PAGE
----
Monday, February 28, 2011


Stokeberry was selling fajita meat at the farmers market on Sunday, so I took the opportunity to make some fajitas. Alex marinated the beef in lime juice, cayenne, paprika, and cumin while I followed Sarah's tortilla recipe. My tortillas were nothing compared to the magic of Sarah, but they were tasty none-the-less. I roughly doubled the amount of water just to get the dough to stay together and I was having issues getting them thin enough without having them fall apart. So they were a thick, crusty, flat, corn base for all the fajita toppings. I sauteed a bunch of onions, garlic, peppers, carrots, tomatoes, and seasoned it with paprika, cumin, cinnamon and salt. Lastly I grated some Golden Glen Creamery jalepeno cheddar and opened a container of Nancy's sour cream, and voila - fajitas!

Wednesday, February 23, 2011

Something Pho-nny

I really wanted to make pho, but I didn't quite have all the proper ingredients, so perhaps this is just a soup inspire by pho. I started out boiling chicken stock to condense the flavor. While that was boiling I seared some Skagit River Valley Ranch pork stir fry meat, deglazed the pan with a cup of the stock and added it back to pot of boiling stock. Then I cut up a delightful rainbow of veggies!

Carrots, peppers, red onion, leeks, ginger, garlic, and shiitake mushrooms

I lightly sauteed all the veggies, sliced the pork into bite-size pieces and then mixed it all in the bottom of a soup bowl:

Last but not least, I seasoned the stock with salt, pepper, and an Iranian Herb Mix and then ladled it over the pork and veggies in my bowl to make a delicious soup!

Sunday, February 20, 2011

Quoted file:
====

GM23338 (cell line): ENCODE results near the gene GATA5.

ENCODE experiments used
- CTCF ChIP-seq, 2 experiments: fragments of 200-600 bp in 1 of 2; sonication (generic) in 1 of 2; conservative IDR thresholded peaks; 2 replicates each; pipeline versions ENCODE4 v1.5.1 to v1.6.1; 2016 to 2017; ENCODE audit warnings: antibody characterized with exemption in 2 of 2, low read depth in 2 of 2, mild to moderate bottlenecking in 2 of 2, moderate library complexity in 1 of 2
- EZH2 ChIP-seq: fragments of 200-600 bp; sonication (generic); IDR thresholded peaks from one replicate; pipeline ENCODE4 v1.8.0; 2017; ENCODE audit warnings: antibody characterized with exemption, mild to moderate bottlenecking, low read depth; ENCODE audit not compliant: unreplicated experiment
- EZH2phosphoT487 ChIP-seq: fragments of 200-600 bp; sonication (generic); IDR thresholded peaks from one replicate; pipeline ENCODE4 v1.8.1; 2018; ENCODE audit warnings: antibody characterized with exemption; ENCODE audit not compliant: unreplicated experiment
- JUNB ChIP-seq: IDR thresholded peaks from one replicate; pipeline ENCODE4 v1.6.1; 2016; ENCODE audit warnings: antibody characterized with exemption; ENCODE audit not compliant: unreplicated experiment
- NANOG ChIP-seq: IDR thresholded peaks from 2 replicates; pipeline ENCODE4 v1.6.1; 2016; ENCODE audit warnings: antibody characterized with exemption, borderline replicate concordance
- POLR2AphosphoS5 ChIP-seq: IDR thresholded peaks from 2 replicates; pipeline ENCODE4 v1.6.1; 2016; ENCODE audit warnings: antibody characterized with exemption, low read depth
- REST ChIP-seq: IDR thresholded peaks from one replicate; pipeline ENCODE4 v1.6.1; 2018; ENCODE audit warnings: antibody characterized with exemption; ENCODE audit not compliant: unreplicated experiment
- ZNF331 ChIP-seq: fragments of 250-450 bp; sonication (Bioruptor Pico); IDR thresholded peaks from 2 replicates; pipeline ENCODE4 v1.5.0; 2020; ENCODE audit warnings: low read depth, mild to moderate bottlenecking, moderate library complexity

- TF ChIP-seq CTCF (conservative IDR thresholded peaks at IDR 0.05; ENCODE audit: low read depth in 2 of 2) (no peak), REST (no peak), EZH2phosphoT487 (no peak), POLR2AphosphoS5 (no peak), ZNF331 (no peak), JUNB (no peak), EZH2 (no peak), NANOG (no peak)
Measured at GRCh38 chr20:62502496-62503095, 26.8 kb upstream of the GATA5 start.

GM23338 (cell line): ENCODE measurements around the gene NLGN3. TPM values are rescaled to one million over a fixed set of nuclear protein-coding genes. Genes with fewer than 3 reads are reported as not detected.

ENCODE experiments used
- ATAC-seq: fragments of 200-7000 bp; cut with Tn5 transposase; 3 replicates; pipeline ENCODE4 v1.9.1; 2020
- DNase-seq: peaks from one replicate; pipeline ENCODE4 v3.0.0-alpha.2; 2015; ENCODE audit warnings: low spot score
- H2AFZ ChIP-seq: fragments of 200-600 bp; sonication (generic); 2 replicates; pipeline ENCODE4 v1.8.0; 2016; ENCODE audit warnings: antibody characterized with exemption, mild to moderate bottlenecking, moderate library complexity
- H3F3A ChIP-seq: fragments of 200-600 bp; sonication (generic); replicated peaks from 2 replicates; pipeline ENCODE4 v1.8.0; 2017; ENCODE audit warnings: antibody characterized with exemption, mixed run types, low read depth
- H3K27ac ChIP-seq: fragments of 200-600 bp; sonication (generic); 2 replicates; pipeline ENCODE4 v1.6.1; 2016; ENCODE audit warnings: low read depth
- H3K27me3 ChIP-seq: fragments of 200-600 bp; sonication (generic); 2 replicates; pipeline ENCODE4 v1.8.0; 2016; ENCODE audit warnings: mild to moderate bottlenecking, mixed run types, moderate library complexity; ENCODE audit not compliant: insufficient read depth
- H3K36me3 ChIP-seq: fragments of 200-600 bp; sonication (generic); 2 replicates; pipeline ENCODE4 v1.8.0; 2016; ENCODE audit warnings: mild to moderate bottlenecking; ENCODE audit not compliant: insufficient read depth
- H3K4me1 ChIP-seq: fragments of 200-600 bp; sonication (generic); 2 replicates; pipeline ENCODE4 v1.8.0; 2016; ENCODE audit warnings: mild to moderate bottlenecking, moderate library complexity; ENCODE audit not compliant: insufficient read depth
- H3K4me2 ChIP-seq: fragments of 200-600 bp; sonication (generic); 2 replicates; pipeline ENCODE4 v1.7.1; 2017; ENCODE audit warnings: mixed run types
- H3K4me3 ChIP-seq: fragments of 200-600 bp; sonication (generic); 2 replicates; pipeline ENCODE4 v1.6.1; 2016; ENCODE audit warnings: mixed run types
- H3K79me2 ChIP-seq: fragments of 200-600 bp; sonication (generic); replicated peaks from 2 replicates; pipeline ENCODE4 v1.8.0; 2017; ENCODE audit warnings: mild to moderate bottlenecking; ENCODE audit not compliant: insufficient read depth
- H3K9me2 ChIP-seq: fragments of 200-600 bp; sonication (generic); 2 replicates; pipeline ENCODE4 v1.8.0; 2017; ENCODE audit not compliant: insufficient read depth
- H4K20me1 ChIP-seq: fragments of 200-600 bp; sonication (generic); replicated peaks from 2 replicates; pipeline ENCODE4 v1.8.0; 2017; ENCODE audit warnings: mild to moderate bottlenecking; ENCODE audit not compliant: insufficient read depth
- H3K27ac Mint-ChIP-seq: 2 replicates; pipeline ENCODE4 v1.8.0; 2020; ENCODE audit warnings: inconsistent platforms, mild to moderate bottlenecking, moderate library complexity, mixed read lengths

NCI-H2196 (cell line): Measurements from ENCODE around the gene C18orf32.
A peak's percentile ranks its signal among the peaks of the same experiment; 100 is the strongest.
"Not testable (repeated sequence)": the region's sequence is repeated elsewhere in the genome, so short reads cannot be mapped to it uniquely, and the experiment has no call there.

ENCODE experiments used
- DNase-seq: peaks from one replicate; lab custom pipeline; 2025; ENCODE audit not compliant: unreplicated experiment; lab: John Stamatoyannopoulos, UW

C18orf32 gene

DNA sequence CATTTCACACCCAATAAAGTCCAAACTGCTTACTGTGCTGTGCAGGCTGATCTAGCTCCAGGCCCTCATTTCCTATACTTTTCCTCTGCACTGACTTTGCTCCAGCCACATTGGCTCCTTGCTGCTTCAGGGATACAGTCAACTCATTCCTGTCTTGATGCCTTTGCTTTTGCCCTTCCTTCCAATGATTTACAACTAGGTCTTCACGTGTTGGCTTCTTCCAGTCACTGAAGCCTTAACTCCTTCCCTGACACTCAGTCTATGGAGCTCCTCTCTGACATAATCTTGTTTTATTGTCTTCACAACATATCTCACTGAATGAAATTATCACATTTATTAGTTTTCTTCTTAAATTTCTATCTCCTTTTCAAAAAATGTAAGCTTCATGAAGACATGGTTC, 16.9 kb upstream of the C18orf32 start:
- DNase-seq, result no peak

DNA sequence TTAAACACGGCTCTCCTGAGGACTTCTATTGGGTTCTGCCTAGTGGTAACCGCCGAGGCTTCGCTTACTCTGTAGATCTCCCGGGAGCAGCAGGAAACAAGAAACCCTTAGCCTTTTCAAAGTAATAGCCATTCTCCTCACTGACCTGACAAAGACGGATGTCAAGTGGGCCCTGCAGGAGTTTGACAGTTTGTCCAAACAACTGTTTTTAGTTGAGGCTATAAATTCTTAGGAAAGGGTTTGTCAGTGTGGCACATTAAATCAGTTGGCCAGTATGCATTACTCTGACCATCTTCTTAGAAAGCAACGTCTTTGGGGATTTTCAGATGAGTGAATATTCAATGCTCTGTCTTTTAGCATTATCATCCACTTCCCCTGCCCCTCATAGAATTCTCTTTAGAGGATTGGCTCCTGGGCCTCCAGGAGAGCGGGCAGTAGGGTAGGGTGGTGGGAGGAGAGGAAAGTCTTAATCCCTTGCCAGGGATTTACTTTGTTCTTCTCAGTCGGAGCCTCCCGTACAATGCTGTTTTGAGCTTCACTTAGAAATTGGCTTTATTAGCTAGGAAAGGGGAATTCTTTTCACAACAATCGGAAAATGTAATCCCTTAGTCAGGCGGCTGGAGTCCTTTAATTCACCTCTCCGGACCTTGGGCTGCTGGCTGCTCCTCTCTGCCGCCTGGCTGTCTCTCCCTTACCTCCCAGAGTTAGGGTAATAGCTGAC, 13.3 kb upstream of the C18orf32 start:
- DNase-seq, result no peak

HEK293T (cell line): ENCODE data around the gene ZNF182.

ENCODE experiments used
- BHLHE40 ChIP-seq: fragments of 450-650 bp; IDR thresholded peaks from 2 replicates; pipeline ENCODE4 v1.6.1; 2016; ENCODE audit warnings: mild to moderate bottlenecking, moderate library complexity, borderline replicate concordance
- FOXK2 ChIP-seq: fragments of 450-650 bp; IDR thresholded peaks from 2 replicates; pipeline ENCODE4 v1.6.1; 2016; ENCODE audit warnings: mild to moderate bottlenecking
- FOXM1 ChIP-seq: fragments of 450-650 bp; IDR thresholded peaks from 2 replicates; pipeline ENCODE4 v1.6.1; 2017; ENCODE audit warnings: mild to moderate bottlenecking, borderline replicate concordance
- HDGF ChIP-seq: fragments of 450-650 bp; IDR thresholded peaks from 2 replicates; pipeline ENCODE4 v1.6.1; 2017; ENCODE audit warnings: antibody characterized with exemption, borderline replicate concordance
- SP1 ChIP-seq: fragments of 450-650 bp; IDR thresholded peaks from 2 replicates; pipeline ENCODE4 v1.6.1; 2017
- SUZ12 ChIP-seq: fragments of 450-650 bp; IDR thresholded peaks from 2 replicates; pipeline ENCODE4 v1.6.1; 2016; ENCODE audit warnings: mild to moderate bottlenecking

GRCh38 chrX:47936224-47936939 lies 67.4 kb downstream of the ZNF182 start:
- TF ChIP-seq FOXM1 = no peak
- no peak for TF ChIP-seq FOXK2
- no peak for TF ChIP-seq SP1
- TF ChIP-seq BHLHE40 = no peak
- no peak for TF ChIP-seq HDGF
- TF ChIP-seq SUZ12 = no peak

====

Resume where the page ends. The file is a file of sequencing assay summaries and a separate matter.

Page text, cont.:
An Evening with Elysian and New Belgium Breweries

Alex and I did something pretty ridiculous last night: we went to Crystal Mountain for dinner. The two and a half hour drive and sleeping in my Honda Accord in the snow was totally worth it. It started at the base of the Mt. Rainier Gondola where we were served New Belgium Fat Tire in a can with a paper cup-full of warm hazelnuts.

I forgot to grab my camera, so here are some pictures I stole from the internet:

The view was stunning, it seemed like we could just reach out and touch Mt. Rainier. We got off the gondola and were escorted into the high-class Summit House with our cans of beer. There's nothing quite like walking into a fancy restaurant with a can of beer! The self-proclaimed Beer Guru's of Elysian and New Belgium introduced the meal and the chef saying that the meal was based on an "Old World Winter" theme and most of the dishes were the product of late night snacks. This was easily one of the best dinners I've ever had - it was everything I love about food: locally sourced with plenty of fat and pork products and paired with beer! Though they did warn us at the beginning that we were sitting at about 7,000 feet and none of the beers they brought were below 8% ABV. It was a trip to say the least! Here's what we had:

Dark and Rich Demi-Glace Broth with Roasted Chestnuts and Bourbon Scented Cippolini Onions.
Paired with New Belgium La Terroir.
-This was one of those dishes so simple and so exquisitely incredible that both Alex and I were speechless for a minute. The La Terroir was a sour ale unlike any sour ale I've had before - it reminded me of my dad's oranges from his tree that doesn't get much sun, so they're incredibly sour. The sour of the beer juxtaposed the richness of the demi-glace perfectly (something I never would have imagined!). Also, demi-glace served essentially as a soup?!? Amazing!

Spicy Berkshire Pork Belly with Buckwheat Blini and Mt. Townsend Seastack Cheese.
Paired with Elysian Bete Blanche Tripel.
-It's impossible for me to choose a single favorite food, but as far as cheese goes, I think this Seastack cheese is the perfect cheese. The Pork Belly and the cheese both seemed to melt right at body temperature, but then the adorable little buckwheat pancake was there for a bit of texture and the Tripel just rounded out the whole course.

It was at this point that someone noticed the full moon had risen. As word spread throughout the dinning room - everyone got up and ran outside to watch the moon rise over Mt. Rainier. So magical!

Grilled Winter Root Vegetable Salad with Arugula, Bacon Pastry Tart, and Petite Basque Cheese.
Paired with Elysian Bete Noel.
-More melted cheese on pork, brilliant. The arugula was particularly flavorful also. The Bete Noel is a dark beer which provided a real contrast between this course and the previous one.

Hubbard Squash Fried Grits with Poached Farm Egg, Benton Country Ham, and Oregon White Truffles.